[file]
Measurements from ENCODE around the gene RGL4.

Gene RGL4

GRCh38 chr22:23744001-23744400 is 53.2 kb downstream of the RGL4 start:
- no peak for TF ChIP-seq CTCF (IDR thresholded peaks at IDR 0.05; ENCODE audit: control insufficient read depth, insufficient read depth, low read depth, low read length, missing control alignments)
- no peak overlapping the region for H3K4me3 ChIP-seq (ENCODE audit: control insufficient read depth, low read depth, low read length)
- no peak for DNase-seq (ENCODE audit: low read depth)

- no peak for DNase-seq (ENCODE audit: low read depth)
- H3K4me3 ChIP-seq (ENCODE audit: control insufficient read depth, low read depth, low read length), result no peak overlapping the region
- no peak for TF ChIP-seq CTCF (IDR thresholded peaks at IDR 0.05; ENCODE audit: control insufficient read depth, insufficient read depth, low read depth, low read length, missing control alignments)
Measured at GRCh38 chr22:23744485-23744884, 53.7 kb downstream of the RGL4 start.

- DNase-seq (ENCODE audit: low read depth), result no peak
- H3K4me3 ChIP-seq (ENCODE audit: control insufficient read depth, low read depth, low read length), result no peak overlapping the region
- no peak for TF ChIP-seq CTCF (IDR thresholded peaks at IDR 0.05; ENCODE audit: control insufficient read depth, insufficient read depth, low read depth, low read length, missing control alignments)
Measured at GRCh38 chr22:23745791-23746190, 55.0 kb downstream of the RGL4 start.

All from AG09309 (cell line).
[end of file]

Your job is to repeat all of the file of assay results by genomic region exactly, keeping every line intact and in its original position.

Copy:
Measurements from ENCODE around the gene RGL4.

Gene RGL4

GRCh38 chr22:23744001-23744400 is 53.2 kb downstream of the RGL4 start:
- no peak for TF ChIP-seq CTCF (IDR thresholded peaks at IDR 0.05; ENCODE audit: control insufficient read depth, insufficient read depth, low read depth, low read length, missing control alignments)
- no peak overlapping the region for H3K4me3 ChIP-seq (ENCODE audit: control insufficient read depth, low read depth, low read length)
- no peak for DNase-seq (ENCODE audit: low read depth)

- no peak for DNase-seq (ENCODE audit: low read depth)
- H3K4me3 ChIP-seq (ENCODE audit: control insufficient read depth, low read depth, low read length), result no peak overlapping the region
- no peak for TF ChIP-seq CTCF (IDR thresholded peaks at IDR 0.05; ENCODE audit: control insufficient read depth, insufficient read depth, low read depth, low read length, missing control alignments)
Measured at GRCh38 chr22:23744485-23744884, 53.7 kb downstream of the RGL4 start.

- DNase-seq (ENCODE audit: low read depth), result no peak
- H3K4me3 ChIP-seq (ENCODE audit: control insufficient read depth, low read depth, low read length), result no peak overlapping the region
- no peak for TF ChIP-seq CTCF (IDR thresholded peaks at IDR 0.05; ENCODE audit: control insufficient read depth, insufficient read depth, low read depth, low read length, missing control alignments)
Measured at GRCh38 chr22:23745791-23746190, 55.0 kb downstream of the RGL4 start.

All from AG09309 (cell line).